The Shortcomings of Enhanced Indexing

Many mutual funds attempt to use enhanced indexing in order to increase the returns that they can generate for shareholders. While this is a nice idea, it does not always work out according to plan. Here are a few of the shortcomings of using enhanced indexing.

Deviating From the Index

The idea behind an index fund is to mimic the returns of an index. This is accomplished by buying all of the stocks that make up a financial index. When a mutual fund company attempts to beat the index, this is referred to as enhanced indexing. In order to do this, they have to deviate from the make up of the index. This requires some form of active management. If the fund manager chooses the wrong stocks to weight the fund, the performance of the fund will suffer.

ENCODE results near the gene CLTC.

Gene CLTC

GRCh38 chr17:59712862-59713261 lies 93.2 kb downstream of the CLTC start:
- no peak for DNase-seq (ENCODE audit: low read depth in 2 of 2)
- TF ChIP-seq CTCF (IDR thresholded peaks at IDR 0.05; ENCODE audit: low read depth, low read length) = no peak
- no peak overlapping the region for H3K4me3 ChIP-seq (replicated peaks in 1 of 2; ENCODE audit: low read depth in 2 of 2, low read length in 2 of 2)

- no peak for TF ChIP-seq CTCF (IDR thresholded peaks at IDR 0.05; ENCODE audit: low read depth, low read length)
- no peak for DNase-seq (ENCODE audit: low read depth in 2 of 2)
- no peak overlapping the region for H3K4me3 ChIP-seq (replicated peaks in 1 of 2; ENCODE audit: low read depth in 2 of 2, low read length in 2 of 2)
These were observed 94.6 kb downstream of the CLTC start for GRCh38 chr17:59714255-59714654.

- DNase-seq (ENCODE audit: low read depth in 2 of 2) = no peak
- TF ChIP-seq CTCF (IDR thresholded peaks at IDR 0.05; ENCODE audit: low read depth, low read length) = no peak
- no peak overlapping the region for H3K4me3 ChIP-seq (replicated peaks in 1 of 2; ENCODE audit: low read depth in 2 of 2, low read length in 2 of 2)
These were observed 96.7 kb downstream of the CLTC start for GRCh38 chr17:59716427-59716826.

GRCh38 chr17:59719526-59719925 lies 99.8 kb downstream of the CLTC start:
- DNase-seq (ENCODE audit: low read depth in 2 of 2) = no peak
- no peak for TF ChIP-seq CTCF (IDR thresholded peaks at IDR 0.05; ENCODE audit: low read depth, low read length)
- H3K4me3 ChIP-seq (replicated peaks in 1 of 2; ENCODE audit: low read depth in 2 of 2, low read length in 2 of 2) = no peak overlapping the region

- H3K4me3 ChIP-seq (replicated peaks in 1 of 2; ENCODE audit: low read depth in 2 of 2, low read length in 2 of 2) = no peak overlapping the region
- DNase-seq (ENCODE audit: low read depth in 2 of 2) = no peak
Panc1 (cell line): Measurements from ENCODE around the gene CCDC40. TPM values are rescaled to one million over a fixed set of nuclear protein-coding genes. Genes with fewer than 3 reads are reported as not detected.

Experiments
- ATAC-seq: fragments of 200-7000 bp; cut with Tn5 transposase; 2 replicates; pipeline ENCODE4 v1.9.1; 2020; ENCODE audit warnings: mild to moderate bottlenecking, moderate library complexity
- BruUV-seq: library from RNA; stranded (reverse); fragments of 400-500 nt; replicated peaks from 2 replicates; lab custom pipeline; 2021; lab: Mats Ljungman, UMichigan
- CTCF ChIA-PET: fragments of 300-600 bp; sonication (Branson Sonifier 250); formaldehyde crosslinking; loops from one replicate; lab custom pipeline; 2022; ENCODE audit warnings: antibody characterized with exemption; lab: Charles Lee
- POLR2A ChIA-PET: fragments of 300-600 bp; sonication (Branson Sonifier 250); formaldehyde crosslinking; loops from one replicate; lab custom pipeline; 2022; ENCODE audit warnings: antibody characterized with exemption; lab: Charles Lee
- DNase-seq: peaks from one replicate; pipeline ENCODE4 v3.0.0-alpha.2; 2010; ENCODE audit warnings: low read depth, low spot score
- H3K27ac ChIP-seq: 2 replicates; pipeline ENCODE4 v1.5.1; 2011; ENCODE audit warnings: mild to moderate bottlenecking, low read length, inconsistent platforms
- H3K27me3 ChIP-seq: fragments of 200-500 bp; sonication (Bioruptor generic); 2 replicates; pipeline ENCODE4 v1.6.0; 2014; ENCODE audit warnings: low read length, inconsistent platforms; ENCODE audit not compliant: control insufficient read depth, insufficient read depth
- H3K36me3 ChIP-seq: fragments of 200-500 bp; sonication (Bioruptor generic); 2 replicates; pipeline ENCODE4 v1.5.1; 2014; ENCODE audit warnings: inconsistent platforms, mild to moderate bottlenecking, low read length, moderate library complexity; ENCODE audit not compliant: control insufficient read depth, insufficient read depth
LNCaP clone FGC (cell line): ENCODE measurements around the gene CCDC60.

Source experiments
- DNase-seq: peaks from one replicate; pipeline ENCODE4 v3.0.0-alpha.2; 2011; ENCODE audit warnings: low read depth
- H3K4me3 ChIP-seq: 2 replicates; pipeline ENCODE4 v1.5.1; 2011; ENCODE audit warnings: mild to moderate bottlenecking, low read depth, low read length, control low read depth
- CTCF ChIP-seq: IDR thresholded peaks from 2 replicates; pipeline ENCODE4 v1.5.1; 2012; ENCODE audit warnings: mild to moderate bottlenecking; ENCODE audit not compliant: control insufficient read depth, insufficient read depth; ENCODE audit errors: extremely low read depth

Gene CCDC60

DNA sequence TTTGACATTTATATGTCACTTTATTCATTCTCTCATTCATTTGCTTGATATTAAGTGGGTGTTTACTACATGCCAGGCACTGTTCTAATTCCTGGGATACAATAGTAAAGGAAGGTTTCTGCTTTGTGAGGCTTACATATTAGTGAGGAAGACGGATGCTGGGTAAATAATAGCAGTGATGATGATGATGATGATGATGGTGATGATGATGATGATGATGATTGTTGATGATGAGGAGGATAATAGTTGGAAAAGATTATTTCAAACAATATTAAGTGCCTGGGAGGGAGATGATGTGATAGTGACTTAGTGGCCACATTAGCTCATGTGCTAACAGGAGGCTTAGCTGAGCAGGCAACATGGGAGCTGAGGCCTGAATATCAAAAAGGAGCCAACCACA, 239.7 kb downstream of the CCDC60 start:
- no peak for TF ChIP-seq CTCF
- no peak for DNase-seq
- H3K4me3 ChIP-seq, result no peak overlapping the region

Higher Costs

Whenever you implement active management strategies, this is going to increase the cost of management. Enhanced index funds are going to have larger expense ratios than mutual funds that are passively managed. This will increase the amount of money that the fund will have to generate in order for you to earn a profit. This makes it even harder to come out ahead with this type of fund.

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